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The Third Rail of American Politics Is Live

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The Congressional Budget Office’s economic outlook for the next 10 years, released in late January, found that the federal deficit will balloon to 4% of GDP by 2025 from 2.8% today, thanks in large part to entitlement programs like Social Security.

Senate Finance Committee Chairman Orrin Hatch, R-Utah, declared that CBO’s estimates support reining in entitlement spending. However, political analyst Greg Valliere of Potomac Research argued that while many Republicans want to curb entitlement growth—at least Social Security COLA growth—in private, they acknowledge this could be radioactive in the 2016 campaign.

Said Valliere: “We are in total agreement with CBO and virtually all budget experts that entitlement growth will soar by the end of this decade, sending deficits sharply higher by 2019 to 2020. Unfortunately, there’s no likelihood of action on this front. There’s no angry message from the markets, not with the Treasury 10-year bond yield at 1.8%, not with the stock market still relatively strong.”

On Feb. 10, Sen. Bernie Sanders, I-Vt., ranking member of the Senate Budget Committee, released a report stating that Republicans are attempting to “manufacture a crisis” in Social Security by “complaining that it is unsustainable, that it is too generous, […] that there isn’t enough money to go around between seniors and the disabled.” Sanders called such complaints “patently untrue.”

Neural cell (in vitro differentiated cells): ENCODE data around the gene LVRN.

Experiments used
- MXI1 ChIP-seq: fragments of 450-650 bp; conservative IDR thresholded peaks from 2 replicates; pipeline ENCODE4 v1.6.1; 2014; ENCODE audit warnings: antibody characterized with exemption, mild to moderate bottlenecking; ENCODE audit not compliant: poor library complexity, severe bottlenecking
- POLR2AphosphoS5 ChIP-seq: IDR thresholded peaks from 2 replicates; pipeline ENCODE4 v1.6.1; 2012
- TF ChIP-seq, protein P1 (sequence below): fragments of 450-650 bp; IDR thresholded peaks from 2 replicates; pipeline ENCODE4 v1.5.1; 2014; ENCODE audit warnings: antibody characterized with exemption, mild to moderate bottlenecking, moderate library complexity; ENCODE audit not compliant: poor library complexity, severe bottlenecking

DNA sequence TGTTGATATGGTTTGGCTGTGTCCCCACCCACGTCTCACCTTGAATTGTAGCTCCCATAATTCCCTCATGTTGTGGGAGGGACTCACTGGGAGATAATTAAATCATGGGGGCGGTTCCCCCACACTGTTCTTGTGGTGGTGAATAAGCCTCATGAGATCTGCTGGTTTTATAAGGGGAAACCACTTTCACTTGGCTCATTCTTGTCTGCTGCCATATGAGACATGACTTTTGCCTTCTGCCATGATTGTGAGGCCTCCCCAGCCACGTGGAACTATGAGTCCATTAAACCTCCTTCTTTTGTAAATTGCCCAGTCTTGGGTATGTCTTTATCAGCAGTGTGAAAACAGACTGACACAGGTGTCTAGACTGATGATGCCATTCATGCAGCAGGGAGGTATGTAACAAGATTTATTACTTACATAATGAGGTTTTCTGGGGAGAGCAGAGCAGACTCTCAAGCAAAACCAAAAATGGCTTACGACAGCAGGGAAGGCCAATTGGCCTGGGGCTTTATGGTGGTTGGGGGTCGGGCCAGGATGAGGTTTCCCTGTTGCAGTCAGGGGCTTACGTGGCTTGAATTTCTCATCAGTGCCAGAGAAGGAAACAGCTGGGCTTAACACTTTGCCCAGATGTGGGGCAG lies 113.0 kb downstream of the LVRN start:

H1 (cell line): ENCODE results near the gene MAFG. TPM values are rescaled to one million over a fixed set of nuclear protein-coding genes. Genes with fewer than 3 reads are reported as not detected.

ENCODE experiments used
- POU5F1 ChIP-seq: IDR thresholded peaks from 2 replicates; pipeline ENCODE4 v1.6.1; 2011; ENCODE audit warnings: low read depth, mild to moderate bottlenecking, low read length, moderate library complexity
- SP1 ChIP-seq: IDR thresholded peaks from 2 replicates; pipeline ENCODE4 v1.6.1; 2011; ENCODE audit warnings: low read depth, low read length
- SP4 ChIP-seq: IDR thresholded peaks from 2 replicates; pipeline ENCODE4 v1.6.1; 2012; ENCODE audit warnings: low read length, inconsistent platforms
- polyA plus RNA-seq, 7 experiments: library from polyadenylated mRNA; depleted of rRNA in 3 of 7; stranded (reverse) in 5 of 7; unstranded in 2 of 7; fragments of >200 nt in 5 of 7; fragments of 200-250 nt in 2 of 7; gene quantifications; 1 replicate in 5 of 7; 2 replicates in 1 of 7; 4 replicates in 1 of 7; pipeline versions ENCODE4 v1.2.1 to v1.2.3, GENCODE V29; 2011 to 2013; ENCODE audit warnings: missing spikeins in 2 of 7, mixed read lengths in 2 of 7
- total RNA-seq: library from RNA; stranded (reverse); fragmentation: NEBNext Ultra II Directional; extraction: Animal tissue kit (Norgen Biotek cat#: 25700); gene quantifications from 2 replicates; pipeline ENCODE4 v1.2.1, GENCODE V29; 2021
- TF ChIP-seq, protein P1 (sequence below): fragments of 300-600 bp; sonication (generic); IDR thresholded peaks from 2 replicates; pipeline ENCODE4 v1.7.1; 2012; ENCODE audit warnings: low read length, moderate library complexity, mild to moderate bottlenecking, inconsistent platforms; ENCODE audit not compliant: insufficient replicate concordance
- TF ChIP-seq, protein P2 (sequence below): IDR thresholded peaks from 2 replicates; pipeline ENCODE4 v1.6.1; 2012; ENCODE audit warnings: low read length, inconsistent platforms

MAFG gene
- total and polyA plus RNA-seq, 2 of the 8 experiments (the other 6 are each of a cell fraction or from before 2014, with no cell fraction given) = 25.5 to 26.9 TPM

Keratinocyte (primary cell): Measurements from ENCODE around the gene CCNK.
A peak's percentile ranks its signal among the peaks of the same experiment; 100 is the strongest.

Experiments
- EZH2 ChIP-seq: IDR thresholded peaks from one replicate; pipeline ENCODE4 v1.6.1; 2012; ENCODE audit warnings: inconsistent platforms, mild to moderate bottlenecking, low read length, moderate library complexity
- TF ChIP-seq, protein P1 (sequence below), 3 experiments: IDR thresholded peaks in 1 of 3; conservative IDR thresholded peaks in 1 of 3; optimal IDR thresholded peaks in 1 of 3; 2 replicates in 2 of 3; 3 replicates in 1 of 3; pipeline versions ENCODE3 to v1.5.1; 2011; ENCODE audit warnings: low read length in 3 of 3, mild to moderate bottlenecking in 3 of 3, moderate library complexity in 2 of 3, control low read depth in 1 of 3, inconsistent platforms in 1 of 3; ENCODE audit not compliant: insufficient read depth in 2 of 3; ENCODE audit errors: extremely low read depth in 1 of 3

Citing Social Security Administration data, Sanders said that Social Security has a $2.8 trillion surplus in its trust fund and can pay out all benefits to all beneficiaries for the next 18 years.

Periodically over the years, the U.S. government has acted to rebalance funds between the Social Security retirement programs and the Social Security Disability program, Sanders said, adding that such reallocations are “neither controversial nor unusual,” but are a “technical accounting decision.”

President Barack Obama suggested in his FY 2016 budget, released in January, to do “exactly what has been done 11 times in the past and that is to rebalance funds between the two programs,” Sanders said.

However, Sanders stated that House Republicans turned such rebalancing into a “partisan issue” by introducing on “the very first day” of the new Congress a rule to prevent rebalancing funds. The rule, which was adopted by the full House, lays the “groundwork for a 19% cut in disability benefits,” Sanders said. The response by the House to “block” Obama’s rebalancing plan “is merely an attempt to manufacture a crisis where none exists,” Sanders said.

In mid-February, Hatch, along with House Ways and Means Social Security Subcommittee Chairman Sam Johnson, R-Texas, introduced The Social Security Disability Insurance and Unemployment Benefits Double Dip Elimination Act of 2015 in both the Senate and House.

The legislation would prevent people from receiving both Social Security disability benefits and unemployment benefits at the same time. The senators said that Obama included the same plan in his FY 2016 budget, and projected an estimated savings of $2 billion over 10 years. House Ways and Means Committee Chairman Paul Ryan, R-Wis., was a primary co-sponsor of the bill.

“By closing this loophole that allows for individuals to qualify for both disability and unemployment, we can reduce duplicative spending, as the president’s budget recognizes, and preserve benefits for those that need them most,” Hatch said.

— Read “Unclaimed: Why Advisors Can’t Ignore Social Security Planning” on ThinkAdvisor.


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